About 11 years ago on Día de los Muertos, Dan Aguirre took a risk.
Traditional Mexican and Halloween decorations hung side by side. A table with decorative cloth housed the objects most dear to his family’s past relatives. A soccer ball, bookmarks and cards sat at altars, paying tribute to their respective memories. But it was the sugar skulls that stole Aguirre’s attention. Most of the appeal was in the texture of the all-sugar decoration. The only thing stopping him from trying one was his parents’ warnings, causing Aguirre to think he would die if he tried one. Finally, he took a chance. He grabbed one and bit into it. After all of the excitement and anticipation and the lure of the topical decorations, the tastes of the sugar and the preservatives in that bite toyed with his taste buds.
“It was okay,” Aguirre concluded with a bit of a laugh, recalling the taste and his child-like fear.
Aguirre is now one of the three percent of Hispanic students at Ohio University, according to the most recent enrollment numbers, meaning only about 877 others could share his family’s culture, though that’s not entirely likely. The term “Hispanic” includes, but is not limited to, Mexican heritage. There are also the Spanish, Colombians, Puerto Ricans and the rest of the Spanish-speaking countries in Latin America, all with their own heritage and culture.
“It makes me a bit sad because there are a few people that I can relate with culturally,” Aguirre commented in an email. “But if anything, it gives us more of an excuse to find each other and develop relationships so if we ever feel out of place, at least we have each other to lean on.”
“My culture isn't something to make fun/light of or misappropriate and my heart dies more and more every time I see it on campus during Halloween.”Dan Aguirre
Haidar Bin Hamid, an OU student with Arabic and Mexican grandparents, joined the Spanish Club and has found other Spanish speakers to befriend as Aguirre has. Hamid said he has found OU to be “a wonderful and accepting campus.”
Meanwhile, Wenyu Zhang, who goes by Kira, is a part of the four percent of international students at OU. On her second year away from her home in Suzhou City, China, she said she does not feel lonely because there are more Chinese students coming to OU.
But even with a tight-knit group of people to support one another, there are still challenges. For Aguirre, his pet peeve comes around OU’s most enthusiastically celebrated holiday.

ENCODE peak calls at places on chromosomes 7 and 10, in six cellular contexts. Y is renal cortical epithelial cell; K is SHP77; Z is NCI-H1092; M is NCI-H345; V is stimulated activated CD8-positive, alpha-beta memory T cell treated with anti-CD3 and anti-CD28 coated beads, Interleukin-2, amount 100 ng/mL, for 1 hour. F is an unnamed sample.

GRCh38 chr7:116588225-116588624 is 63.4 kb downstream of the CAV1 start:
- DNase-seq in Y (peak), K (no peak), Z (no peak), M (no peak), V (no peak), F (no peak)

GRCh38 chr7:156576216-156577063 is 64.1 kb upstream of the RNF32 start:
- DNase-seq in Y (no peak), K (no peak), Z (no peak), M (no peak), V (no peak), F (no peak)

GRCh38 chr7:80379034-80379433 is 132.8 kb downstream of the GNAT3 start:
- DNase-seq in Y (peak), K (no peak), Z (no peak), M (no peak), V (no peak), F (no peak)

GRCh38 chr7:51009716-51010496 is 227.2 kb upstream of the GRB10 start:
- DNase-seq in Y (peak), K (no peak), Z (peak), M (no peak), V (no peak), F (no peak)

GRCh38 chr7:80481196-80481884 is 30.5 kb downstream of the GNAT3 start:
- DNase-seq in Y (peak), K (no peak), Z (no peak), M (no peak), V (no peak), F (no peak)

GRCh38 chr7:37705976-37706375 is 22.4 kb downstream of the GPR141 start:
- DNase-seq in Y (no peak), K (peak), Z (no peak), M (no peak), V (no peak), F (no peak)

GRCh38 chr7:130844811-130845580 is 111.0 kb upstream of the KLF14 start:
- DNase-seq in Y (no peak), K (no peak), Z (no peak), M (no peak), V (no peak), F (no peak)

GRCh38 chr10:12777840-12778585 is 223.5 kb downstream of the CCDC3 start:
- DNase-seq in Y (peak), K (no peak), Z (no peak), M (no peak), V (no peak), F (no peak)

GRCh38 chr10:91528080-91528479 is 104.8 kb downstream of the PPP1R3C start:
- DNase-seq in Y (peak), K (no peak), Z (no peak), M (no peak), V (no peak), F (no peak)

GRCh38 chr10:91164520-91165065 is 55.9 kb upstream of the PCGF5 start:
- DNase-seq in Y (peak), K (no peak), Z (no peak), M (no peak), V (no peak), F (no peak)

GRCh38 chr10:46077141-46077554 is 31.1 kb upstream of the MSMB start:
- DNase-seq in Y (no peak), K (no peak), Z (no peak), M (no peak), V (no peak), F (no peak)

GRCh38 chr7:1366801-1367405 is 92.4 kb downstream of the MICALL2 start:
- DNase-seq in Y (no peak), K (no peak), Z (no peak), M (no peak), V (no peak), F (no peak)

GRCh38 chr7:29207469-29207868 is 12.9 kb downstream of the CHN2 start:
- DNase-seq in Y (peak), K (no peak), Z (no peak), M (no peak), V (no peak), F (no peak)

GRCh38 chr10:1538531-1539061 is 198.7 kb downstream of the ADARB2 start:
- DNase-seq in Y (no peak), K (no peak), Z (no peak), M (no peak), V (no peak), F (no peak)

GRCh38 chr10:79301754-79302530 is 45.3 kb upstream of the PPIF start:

“Honestly, I get a bit cynical with educating others about Latino culture, but if I could wish for anything, it would be for Caucasians to just stop f--king wearing sombreros/being Mexican for Halloween,” Aguirre said. “My culture isn't something to make fun/light of or misappropriate and my heart dies more and more every time I see it on campus during Halloween.”
Cultural appropriation – the misuse of a culture – isn’t something new to American culture. For our university, it’s especially relevant around Halloween, as Aguirre said. In 2011, the Students Against Racism in Society (STARS) organization at OU created a nationally recognized “We’re Not a Costume” poster campaign in response to the issue. The posters addressed the serious misrepresentation of the Japanese as Geishas, Mexicans as men with bushy mustaches wearing ponchos and shaking maracas and African Americans as gangsters. However, parody posters were quick to follow.
Before Halloween, though, is the Chinese celebration of the Mid-Autumn Festival. Ohio University hosted the festival this year on Sept. 26 at Baker University Center, complete with mooncakes, but Wenyu said she did wish she had been able to go home for the Spring Festival, or the Chinese New Year. The Spring Festival doesn’t take place near a break in the school year, so she spent the holiday on campus.
Food for thought
Zhang commented that along with her family, she misses the food from her home. There are some “Chinese” foods that are of American origin. She was surprised to find a slip of paper when she bit into a cookie at one of the Chinese restaurants, but found the fortune a pleasant surprise.
“Actually, I did not see these in China until I came here,” Zhang said after describing fortune cookies with a bit of a laugh. She also described America’s adaptation on Chinese food as weird, too spicy, and something she said she did not like.
When it came to food for Hamid, he had easy access to a variety of Mexican and Arabic foods – or at least at home.
“We’d always have a vat of hummus in the fridge, and that would disappear fairly quickly between me and my brother,” he said. “And we had tons of guacamole – I love guacamole. I make really good guacamole now.” While his mom taught him how to make dishes mostly from his Latino heritage, he does admit that it is complicated to make food in the dorms, as well as getting all of the ingredients needed.
“I haven’t tried,” he said. “Mainly because I know I can’t.”
Aguirre said that he found a solution to the problem of not having a kitchen by going to someone from the Hispanic and Latino Student Union or a friend’s house.
Of the diversity on campus, Aguirre’s ethnicity group makes up just under a fourth of the 16 percent minority student population, not including the one percent of students who didn’t list their ethnicity, according to the OU Office of Institutional Research. With a campus of 83 percent white students, OU’s minority count hits about 17 percent. Still, these three students share their cultures with the campus with their food, celebrations, and music.
“Latino culture is very warm and vibrant,” Aguirre said. “To me, it feels like it's heavily based on sharing experiences with loved ones and friends, and I feel that makes us unique as a people. Sometimes in college it feels as though people don't like sharing, whether it is American culture or the fact that college kids have little to share. I think there is always a way to find something to give.”